Retailers should be able to compete on a level playing field with contactless and mobile payments
As we move into the digital age, maintaining consumer and merchant choice across all payment channels and environments is critical, as we begin to encourage new forms of innovative technology such as mobile wallets and contactless payments. For consumers, it’s important to know what system your tap payment goes through, and for merchants it’s crucial to have a choice in routing.
Currently Point of Sale (POS) terminals only read the first contactless application on the chip, and automatically route the transaction according to this priority, which may be at a higher cost. These contactless transactions on Dual Network Cards currently take this choice away from consumers and merchants and makes it more difficult to manage the costs associated with different payment products and networks.
Further more, mobile payments will significantly impact the ability of merchants to choose the payment network that best suits their needs. In a mobile world, only one scheme application will be observable to the consumer or merchant for any given transaction, eliminating any existing network choice that they may have. These technology lockouts remove the consumer’s preference in seeing eftpos as an available choice in mobile payments which does not currently occur.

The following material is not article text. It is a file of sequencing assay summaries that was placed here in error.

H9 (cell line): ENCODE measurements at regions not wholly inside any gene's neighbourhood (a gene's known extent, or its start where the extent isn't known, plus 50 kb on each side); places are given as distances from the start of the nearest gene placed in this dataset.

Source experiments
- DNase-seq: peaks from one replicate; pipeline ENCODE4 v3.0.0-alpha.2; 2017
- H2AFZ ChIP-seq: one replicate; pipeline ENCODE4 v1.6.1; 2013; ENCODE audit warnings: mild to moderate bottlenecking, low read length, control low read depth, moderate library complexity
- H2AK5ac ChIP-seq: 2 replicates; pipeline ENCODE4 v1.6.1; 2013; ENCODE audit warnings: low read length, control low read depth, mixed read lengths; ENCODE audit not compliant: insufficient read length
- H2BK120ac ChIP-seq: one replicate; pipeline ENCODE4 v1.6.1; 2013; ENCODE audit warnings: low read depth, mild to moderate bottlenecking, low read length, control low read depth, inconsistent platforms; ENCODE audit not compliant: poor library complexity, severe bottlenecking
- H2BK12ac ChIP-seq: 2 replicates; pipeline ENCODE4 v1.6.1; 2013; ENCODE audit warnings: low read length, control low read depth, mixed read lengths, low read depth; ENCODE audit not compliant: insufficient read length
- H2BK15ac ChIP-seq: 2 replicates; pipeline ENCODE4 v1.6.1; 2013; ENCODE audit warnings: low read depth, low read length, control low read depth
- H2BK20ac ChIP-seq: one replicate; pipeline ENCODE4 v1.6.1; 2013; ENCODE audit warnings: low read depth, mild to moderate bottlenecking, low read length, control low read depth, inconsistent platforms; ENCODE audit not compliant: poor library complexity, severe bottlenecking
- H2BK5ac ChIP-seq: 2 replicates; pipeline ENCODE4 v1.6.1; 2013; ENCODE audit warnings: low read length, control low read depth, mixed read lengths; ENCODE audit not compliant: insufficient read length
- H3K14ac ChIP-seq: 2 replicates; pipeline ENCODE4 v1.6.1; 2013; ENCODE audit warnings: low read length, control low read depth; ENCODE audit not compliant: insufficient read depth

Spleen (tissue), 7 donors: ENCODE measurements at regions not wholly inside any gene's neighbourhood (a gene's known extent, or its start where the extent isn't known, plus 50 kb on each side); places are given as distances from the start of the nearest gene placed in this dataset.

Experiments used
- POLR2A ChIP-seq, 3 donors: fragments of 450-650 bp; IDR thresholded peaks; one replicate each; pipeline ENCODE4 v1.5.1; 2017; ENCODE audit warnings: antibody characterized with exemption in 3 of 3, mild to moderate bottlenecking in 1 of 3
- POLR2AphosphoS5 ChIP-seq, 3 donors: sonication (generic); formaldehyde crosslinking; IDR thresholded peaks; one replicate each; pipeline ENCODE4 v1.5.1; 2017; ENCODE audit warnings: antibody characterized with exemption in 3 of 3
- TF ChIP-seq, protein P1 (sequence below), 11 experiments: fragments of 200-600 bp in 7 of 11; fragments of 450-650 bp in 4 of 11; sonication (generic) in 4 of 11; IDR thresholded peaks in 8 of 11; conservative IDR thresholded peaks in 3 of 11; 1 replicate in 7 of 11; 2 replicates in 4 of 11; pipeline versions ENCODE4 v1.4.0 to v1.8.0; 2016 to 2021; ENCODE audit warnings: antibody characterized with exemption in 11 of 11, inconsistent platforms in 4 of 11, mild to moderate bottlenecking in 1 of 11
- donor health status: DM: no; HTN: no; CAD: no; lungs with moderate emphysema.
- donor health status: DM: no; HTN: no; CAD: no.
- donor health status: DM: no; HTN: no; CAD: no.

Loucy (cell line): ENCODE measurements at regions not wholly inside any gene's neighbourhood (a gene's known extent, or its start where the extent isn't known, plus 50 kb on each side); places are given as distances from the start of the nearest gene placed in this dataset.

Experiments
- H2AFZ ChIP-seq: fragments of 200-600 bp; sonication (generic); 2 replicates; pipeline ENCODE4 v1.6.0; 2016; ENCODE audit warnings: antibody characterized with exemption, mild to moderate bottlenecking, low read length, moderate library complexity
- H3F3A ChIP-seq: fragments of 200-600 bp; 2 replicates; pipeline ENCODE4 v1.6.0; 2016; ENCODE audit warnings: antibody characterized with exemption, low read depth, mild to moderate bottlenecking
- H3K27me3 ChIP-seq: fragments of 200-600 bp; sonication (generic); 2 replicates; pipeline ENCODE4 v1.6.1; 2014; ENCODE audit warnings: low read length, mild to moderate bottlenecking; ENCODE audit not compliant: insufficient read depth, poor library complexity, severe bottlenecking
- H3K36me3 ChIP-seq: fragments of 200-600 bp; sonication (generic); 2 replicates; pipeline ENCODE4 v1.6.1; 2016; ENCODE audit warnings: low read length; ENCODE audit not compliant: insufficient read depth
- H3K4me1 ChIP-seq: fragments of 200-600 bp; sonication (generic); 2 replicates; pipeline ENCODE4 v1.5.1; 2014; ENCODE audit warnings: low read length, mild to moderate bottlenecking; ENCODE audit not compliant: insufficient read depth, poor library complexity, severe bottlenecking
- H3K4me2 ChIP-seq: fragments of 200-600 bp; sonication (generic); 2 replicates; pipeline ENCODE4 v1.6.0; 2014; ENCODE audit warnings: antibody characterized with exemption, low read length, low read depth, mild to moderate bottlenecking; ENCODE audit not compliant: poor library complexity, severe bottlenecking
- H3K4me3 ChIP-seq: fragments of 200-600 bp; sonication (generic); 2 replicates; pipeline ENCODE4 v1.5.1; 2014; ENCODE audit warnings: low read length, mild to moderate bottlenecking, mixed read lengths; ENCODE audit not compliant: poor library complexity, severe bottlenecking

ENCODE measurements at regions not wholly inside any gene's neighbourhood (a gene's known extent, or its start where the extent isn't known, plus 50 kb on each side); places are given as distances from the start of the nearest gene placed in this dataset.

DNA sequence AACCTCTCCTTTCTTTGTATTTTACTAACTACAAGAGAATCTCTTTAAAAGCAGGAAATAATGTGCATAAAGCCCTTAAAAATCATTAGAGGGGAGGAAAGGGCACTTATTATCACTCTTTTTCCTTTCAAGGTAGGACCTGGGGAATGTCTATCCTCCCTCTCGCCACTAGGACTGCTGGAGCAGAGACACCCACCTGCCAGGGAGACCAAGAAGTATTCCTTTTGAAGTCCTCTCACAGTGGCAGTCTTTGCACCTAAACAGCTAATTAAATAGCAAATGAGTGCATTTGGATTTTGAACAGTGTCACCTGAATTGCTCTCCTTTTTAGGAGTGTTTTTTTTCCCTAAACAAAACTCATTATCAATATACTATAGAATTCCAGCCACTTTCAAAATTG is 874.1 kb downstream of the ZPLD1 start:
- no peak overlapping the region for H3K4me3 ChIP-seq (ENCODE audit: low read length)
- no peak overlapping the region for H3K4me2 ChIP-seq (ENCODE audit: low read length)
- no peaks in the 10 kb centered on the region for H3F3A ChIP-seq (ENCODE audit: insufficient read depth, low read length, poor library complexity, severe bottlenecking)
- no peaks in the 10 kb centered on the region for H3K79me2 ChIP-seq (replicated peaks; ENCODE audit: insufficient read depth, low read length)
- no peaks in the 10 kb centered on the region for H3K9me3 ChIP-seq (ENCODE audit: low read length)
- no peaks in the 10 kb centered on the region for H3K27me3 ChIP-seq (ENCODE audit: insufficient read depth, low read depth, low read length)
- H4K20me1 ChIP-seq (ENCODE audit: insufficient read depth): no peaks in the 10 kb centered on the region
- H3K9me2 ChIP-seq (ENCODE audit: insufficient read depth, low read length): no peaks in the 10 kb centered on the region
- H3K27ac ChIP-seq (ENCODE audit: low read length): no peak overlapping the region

Since the roll out of contactless payments, the ARA are aware that consumers are unable to determine how that transaction will be routed if they use a contactless card, and there has been very little option for retailers to channel payments through a less costly route. Currently if a Dual Network Card is presented and used as a contactless transaction the system will route via the card presented, and does not allow the customer the choice of re-routing the transaction.
On behalf of Australia’s retail merchants, the ARA runs the Australian Merchant Payments Forum (AMPF) to advocate competitive, innovative and consumer friendly payment options for the retail sector. Without open consumer payments and competitive domestic payment networks, merchant fees and consumer costs may rise.
The ARA does not believe the current process is effective, and has recommended creating further regulation to facilitate choice and avoid technological lockouts. The ARA believes that unless Dual Network Card provisioning is made simple to understand, unbiased and easy for the consumer to execute, the only networks represented within consumer wallets will be the more expensive networks.
Russell Zimmerman, Executive Director of the ARA said, the ARA will support regulatory action from the Payments System Board if the banks don’t enable low-cost payment routing options for merchants by 1 April 2018.
As part of ARA’s involvement in the Australian Merchant Payments Forum (AMPF), the ARA will continue to meet with the Government to lower costs for both the merchants and consumers through advocating for the acceptance of any payment system at a low cost.